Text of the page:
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The effect of metal sulfides on hole and electron transport buffer layers in organic photovoltaics: experimental and numerical device simulation investigations.

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Organic solar cells (OSCs) are promising alternative renewable energy sources that often suffer from insufficient absorption of solar radiation, short exciton lifetimes and small diffusion length of their charge carriers. Several strategies are being investigated to overcome these challenges in a move towards the commercialization of this solar cell technology. Increasing the path-length of incident electromagnetic radiation within the photo-absorbing layer of the solar cell, may elongate the time that light spends within the solar cell, thereby increasing the light-matter interaction time and consequently the photo-absorption within the photo-active material of the solar cell. The process described may be accomplished if suitable plasmonic metal nano-structures are added into the solar cell matrix. This intervention may also enhance the collection of the photo-generated charge carriers. The effects of metal sulphide nanoparticles incorporation in organic solar cells were studied and presented in this thesis. The metal sulphide nanoparticles were characterized and introduced into the hole- and electron- transport layers of fullerene and non-fullerene electron acceptors based solar cells, to elicit improved photoabsorption via the localized surface plasmon effects and facilitate better charge collection at the electrodes. Devices were fabricated both in an ambient environment and in a controlled environment (Nitrogen filled glovebox). The metal sulphide nanoparticles were incorporated in the fabricated solar devices using both the conventional and inverted device architectures. The power conversion efficiencies of the devices improved significantly after the incorporation of these nanoparticles. Device numerical simulation studies were also performed to reproduce some of the experimental results with a view to further investigating the devices and discussing their charge transport characteristics. The simulation results show improved charge carrier characteristics from the metal-sulphide doped devices by way of improved conductivity and shifted Fermi level offsets which were aided by the presence of the metal-sulphides. Asides from successfully achieving improved device performances in the investigations and simulations carried out in this thesis, this thesis successfully demonstrated the incorporation of nano-composites in non-fullerene acceptors-based organic solar cells for the first time to the best of our knowledge.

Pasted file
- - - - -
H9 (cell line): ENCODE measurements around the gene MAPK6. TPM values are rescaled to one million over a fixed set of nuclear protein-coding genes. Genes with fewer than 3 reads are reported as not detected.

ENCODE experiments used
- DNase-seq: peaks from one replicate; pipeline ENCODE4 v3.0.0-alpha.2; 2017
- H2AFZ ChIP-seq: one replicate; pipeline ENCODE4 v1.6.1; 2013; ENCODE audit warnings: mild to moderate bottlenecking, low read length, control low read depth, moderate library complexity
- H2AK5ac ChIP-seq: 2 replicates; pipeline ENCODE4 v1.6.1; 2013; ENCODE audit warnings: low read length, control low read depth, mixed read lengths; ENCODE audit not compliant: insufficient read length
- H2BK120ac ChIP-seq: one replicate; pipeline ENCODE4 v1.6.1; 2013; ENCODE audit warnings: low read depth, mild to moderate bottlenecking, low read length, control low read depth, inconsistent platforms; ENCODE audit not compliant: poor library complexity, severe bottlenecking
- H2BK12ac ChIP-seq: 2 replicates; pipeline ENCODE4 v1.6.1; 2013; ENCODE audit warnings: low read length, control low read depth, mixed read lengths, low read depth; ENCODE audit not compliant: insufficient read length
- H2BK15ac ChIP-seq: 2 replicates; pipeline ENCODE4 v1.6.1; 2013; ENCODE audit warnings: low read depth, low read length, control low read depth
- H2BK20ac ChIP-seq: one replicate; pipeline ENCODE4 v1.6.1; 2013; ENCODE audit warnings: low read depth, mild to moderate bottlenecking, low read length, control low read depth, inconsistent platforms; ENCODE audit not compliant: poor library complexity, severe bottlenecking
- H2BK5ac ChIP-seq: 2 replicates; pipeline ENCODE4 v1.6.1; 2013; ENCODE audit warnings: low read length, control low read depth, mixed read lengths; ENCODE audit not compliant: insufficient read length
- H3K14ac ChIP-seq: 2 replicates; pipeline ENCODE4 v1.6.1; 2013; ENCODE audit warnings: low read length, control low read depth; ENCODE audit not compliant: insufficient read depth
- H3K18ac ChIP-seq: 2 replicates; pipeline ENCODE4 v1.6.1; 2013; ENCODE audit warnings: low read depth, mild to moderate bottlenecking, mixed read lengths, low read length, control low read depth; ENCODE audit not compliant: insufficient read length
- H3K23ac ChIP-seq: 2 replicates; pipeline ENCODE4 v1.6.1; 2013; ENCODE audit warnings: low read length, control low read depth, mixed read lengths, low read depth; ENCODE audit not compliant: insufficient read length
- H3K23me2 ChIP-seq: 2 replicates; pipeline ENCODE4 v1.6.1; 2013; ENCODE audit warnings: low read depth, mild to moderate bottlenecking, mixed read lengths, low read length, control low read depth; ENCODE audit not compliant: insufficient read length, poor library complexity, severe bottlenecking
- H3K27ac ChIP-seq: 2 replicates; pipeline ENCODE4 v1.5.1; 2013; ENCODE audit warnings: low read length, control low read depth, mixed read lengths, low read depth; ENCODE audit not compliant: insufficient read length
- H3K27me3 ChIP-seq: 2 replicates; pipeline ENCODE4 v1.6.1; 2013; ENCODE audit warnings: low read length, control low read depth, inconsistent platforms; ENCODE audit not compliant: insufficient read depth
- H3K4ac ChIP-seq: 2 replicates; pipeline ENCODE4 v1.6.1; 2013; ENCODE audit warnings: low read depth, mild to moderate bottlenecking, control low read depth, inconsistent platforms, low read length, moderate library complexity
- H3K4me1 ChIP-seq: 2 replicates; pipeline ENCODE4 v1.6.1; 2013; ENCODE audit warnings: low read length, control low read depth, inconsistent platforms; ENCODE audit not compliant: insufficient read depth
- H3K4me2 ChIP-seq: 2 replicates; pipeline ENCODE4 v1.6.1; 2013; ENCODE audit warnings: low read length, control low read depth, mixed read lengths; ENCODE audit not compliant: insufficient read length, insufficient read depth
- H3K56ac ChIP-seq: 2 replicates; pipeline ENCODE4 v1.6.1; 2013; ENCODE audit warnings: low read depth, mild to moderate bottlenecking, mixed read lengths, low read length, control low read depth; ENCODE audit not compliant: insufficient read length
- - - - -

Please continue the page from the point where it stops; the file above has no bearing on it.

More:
Doctoral degree. University of KwaZulu-Natal, Pietermaritzburg.